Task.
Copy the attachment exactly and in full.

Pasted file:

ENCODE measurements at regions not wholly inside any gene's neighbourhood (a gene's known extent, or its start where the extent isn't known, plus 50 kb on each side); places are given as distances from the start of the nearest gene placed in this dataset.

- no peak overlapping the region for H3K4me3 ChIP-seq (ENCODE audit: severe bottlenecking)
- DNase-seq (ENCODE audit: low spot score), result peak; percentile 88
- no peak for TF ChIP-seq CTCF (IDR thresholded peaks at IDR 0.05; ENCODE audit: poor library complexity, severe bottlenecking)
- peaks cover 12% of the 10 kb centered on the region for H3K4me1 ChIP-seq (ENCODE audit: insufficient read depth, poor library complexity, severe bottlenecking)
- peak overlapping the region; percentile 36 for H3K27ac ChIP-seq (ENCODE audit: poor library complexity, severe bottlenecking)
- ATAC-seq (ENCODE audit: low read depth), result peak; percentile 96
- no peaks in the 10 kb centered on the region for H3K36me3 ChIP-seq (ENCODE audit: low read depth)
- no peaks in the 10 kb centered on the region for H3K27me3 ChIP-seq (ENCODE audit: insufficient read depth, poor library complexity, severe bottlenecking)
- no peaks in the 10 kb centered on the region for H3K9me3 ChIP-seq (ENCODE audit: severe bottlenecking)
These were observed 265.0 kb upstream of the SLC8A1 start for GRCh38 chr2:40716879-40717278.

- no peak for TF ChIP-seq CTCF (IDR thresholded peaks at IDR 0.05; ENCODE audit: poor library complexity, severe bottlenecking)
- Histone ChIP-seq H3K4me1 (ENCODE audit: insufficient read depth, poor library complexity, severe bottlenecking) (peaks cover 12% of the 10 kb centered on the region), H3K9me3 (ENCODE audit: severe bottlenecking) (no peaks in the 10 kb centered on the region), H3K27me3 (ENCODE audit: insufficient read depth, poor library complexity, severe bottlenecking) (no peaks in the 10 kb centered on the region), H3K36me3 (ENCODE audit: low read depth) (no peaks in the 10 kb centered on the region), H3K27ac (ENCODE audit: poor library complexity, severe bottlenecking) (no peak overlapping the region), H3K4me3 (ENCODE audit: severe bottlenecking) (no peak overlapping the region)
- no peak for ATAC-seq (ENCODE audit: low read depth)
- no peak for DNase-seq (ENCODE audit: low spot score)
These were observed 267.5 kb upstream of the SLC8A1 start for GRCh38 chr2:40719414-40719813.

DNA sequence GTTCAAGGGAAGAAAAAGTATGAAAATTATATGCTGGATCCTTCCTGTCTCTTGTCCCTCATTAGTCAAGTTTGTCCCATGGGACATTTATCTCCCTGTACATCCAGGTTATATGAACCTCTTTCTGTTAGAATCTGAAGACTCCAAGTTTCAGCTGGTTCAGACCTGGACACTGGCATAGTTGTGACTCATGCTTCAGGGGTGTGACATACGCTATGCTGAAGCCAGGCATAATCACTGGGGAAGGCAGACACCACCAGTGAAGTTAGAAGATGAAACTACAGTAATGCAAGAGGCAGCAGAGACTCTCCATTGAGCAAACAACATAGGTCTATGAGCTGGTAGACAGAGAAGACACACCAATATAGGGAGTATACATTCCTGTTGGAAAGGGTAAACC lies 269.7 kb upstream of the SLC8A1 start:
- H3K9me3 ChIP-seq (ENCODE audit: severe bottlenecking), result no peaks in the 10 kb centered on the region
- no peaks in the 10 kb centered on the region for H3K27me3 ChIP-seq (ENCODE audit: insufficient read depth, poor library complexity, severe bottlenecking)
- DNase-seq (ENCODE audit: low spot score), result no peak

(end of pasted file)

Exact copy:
ENCODE measurements at regions not wholly inside any gene's neighbourhood (a gene's known extent, or its start where the extent isn't known, plus 50 kb on each side); places are given as distances from the start of the nearest gene placed in this dataset.

- no peak overlapping the region for H3K4me3 ChIP-seq (ENCODE audit: severe bottlenecking)
- DNase-seq (ENCODE audit: low spot score), result peak; percentile 88
- no peak for TF ChIP-seq CTCF (IDR thresholded peaks at IDR 0.05; ENCODE audit: poor library complexity, severe bottlenecking)
- peaks cover 12% of the 10 kb centered on the region for H3K4me1 ChIP-seq (ENCODE audit: insufficient read depth, poor library complexity, severe bottlenecking)
- peak overlapping the region; percentile 36 for H3K27ac ChIP-seq (ENCODE audit: poor library complexity, severe bottlenecking)
- ATAC-seq (ENCODE audit: low read depth), result peak; percentile 96
- no peaks in the 10 kb centered on the region for H3K36me3 ChIP-seq (ENCODE audit: low read depth)
- no peaks in the 10 kb centered on the region for H3K27me3 ChIP-seq (ENCODE audit: insufficient read depth, poor library complexity, severe bottlenecking)
- no peaks in the 10 kb centered on the region for H3K9me3 ChIP-seq (ENCODE audit: severe bottlenecking)
These were observed 265.0 kb upstream of the SLC8A1 start for GRCh38 chr2:40716879-40717278.

- no peak for TF ChIP-seq CTCF (IDR thresholded peaks at IDR 0.05; ENCODE audit: poor library complexity, severe bottlenecking)
- Histone ChIP-seq H3K4me1 (ENCODE audit: insufficient read depth, poor library complexity, severe bottlenecking) (peaks cover 12% of the 10 kb centered on the region), H3K9me3 (ENCODE audit: severe bottlenecking) (no peaks in the 10 kb centered on the region), H3K27me3 (ENCODE audit: insufficient read depth, poor library complexity, severe bottlenecking) (no peaks in the 10 kb centered on the region), H3K36me3 (ENCODE audit: low read depth) (no peaks in the 10 kb centered on the region), H3K27ac (ENCODE audit: poor library complexity, severe bottlenecking) (no peak overlapping the region), H3K4me3 (ENCODE audit: severe bottlenecking) (no peak overlapping the region)
- no peak for ATAC-seq (ENCODE audit: low read depth)
- no peak for DNase-seq (ENCODE audit: low spot score)
These were observed 267.5 kb upstream of the SLC8A1 start for GRCh38 chr2:40719414-40719813.

DNA sequence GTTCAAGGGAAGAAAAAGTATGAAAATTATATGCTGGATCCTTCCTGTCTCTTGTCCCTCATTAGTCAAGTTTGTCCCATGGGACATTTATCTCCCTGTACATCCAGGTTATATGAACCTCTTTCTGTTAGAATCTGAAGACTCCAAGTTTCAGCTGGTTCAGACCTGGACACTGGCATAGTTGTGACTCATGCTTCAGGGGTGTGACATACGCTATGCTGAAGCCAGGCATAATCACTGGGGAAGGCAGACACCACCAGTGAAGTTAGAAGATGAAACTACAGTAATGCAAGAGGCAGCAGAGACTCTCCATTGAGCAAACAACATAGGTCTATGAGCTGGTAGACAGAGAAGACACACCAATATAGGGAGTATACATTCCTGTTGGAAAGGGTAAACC lies 269.7 kb upstream of the SLC8A1 start:
- H3K9me3 ChIP-seq (ENCODE audit: severe bottlenecking), result no peaks in the 10 kb centered on the region
- no peaks in the 10 kb centered on the region for H3K27me3 ChIP-seq (ENCODE audit: insufficient read depth, poor library complexity, severe bottlenecking)
- DNase-seq (ENCODE audit: low spot score), result no peak